Gathering detailed requirements is the first part of the project lifecycle

By Team Digit Published Date
20 - Feb - 2007
| Last Updated
20 - Feb - 2007
Gathering detailed requirements is the first part of the project...

Project managers are expected to present a detailed estimate of project work when the charter and schedule are created. However, since the detailed requirements have not been gathered yet, how are you supposed to estimate the work?

It seems like a valid question. Yet when we talk about gathering detailed requirements, we're usually talking about the Analysts Phase of a project lifecycle, not the up-front project management work of defining and planning the project.

However, it's not really practical to hold off committing to an estimate for the work until you have the detailed requirements. Here's why: Let's say you have a typical IT development project. The project might last six months and the requirements gathering process might last six to eight weeks (or more) of that overall timeframe. If you hold off on the project estimates until the requirements are gathered and approved, the project might be one-third complete before you're validating the overall project costs and deadline. If the project doesn't make sense from a cost-benefit perspective, you might have already spent a significant amount of money. In my opinion, this is much too late, and it's the reason most project management methodologies don't include the gathering of detailed business requirements

Also if you use this same argument, you might say that you still are not confident to estimate the work without first doing the design, and then you are not confident to estimate the work until you have the construction work done, etc. You see that this same logic can be taken to an extreme.

To me, the following options make the most sense. (I am very aware of agile and iterative techniques where you gather the requirements in an iterative manner. But let's assume for now that you are doing traditional waterfall project model where you are gathering the requirements up-front.)

  • Estimate the work to within 10 percent when you charter and schedule the project. To me, this is the traditional approach, and I believe in most cases it is still viable. However, there is an underlying assumption that the project manager and/or the project team have done this kind of work before and are therefore able to estimate the work within 10 percent based on the high-level requirements that were gathered a s a part of creating the project charter. The caveat to this approach is that if you discover that you have estimated incorrectly after the requirements are gathered, you have to raise a flag at that time and ask for more money. Of course this same check needs to be done at the end of every project phase regardless of the techniques used.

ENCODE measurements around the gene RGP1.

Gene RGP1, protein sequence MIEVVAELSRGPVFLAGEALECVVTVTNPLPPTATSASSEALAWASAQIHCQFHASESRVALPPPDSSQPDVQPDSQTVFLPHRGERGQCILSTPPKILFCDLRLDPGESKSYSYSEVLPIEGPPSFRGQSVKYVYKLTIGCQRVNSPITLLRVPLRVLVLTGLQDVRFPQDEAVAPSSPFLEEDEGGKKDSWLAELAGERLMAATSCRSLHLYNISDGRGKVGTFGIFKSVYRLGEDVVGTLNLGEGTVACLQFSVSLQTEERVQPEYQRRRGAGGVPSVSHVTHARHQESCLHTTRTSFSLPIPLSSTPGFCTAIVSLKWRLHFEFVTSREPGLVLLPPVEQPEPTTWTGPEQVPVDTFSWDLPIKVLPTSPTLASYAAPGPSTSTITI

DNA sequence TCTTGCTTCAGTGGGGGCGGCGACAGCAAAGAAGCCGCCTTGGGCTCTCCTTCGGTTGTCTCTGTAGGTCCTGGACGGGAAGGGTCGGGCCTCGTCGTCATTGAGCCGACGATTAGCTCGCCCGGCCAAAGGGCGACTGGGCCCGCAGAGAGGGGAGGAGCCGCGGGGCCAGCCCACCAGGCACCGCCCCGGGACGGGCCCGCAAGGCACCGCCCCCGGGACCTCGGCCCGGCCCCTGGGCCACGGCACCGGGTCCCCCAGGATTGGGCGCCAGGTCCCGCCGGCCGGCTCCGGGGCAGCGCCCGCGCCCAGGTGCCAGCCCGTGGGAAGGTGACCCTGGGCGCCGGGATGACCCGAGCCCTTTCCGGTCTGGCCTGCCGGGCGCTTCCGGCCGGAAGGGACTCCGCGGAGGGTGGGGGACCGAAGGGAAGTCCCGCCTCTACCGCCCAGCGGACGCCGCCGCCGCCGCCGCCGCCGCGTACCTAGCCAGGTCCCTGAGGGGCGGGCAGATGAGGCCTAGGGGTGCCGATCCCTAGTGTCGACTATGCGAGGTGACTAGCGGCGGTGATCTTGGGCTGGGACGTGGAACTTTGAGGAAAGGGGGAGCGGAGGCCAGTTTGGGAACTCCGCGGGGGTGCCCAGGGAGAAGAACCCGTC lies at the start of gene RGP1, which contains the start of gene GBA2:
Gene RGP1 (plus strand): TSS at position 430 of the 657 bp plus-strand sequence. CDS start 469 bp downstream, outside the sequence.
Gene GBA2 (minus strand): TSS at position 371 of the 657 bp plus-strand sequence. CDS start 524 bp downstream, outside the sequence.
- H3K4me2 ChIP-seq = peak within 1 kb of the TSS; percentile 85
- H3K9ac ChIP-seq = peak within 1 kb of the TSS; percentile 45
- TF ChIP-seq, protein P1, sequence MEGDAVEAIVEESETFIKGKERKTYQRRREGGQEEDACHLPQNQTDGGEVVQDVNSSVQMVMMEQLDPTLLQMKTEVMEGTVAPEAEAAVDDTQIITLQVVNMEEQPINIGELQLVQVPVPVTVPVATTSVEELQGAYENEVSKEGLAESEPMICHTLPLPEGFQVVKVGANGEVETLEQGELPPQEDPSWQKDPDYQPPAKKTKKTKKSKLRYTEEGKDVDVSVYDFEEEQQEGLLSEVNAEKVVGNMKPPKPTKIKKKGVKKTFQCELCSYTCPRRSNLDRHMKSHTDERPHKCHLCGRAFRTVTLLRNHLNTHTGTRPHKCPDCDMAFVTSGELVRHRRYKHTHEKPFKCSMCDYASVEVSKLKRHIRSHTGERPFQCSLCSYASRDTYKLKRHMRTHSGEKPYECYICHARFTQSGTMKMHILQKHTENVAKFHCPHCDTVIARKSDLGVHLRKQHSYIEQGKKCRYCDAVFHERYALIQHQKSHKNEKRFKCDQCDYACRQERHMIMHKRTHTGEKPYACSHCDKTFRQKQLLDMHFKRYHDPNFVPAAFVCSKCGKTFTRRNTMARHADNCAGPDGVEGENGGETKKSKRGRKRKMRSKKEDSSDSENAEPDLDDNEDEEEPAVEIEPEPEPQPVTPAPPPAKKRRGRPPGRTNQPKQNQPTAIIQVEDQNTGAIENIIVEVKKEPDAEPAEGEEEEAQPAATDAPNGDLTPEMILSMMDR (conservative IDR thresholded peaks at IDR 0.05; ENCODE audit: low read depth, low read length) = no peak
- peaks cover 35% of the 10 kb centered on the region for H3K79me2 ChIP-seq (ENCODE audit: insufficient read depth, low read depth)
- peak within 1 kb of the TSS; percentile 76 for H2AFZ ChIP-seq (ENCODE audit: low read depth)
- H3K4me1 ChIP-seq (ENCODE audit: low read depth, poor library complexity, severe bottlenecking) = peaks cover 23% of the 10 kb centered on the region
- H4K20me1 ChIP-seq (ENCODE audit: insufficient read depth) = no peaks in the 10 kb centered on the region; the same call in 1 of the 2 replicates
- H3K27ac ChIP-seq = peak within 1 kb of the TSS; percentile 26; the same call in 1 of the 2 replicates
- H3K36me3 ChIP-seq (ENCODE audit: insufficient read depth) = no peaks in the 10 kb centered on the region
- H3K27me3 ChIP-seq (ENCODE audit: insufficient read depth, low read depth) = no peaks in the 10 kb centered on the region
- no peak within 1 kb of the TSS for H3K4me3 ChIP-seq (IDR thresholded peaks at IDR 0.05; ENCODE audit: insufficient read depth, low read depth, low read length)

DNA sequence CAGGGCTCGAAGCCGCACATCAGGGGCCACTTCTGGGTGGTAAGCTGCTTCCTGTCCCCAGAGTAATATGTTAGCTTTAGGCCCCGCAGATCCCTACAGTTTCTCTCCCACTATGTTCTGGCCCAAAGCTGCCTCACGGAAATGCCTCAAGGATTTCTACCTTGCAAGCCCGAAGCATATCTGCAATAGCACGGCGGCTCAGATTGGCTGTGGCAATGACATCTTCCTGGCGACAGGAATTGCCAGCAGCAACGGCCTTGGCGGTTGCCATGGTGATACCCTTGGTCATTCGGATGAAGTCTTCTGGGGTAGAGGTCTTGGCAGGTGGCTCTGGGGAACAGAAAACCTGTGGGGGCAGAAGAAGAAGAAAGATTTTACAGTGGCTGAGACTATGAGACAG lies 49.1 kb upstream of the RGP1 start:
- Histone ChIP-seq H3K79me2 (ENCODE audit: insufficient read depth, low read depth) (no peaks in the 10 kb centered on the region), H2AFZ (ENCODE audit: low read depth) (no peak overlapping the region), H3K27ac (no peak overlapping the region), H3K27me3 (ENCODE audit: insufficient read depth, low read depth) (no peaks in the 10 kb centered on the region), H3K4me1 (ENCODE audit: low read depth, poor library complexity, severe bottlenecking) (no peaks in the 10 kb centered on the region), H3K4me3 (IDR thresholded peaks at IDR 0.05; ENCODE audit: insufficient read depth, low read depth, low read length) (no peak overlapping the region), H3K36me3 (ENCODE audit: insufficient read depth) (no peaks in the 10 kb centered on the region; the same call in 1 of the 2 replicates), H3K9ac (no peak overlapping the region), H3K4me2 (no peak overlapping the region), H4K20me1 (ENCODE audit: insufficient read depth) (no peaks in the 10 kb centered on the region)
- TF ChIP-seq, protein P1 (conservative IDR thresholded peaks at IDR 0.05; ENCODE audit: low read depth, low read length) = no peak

• Break the work down into smaller pieces. If you don't feel comfortable providing an overall project estimate within 10 percent, then you can break the larger project into multiple smaller projects. When you use this technique, you usually end up chartering a project for gathering the requirements. You should be able to estimate this requirements gathering project to within 10 percent. After this requirements project is complete, you can use the information to charter a second project to perform the rest of the work. Hopefully now you are able to estimate the remainder of the work to within 10 percent. When you're done, the final deliverables will have been created through two projects, each of which was estimated and managed to within 10 percent of budget and schedule.

  • "Guestimate" the schedule and budget first and then firm up after the requirements are gathered. This is a variation on the first technique above. In this approach, the project manager provides a "best guess" estimate of the work at the same time the charter and schedule are created. However, based on the rules of the organization, this is not the estimate for which the project manager is accountable (unlike the first option above). This estimate is just the best guess given the information at the time. After the requirements are completed, the project manager provides a more detailed estimate of the work within 10 percent. This is the number that the project manager is held accountable for.

As I mentioned earlier, many of you may think that the best approach is to gather the requirement iteratively. However, the iterative lifecycle does not provide the answer in terms of how you estimate the project to within 10 percent. In fact, iterative approaches might make this level of accuracy even harder to estimate, while Agile techniques usually refer to address the estimating at all--preferring instead to deliver working code in iterative sprints until the customer is satisfied with the end result or runs out of money.

The three solutions above provide a more viable set of techniques for estimating the work to within 10 percent before you start. Do you have other ideas that are effective in your organization?        

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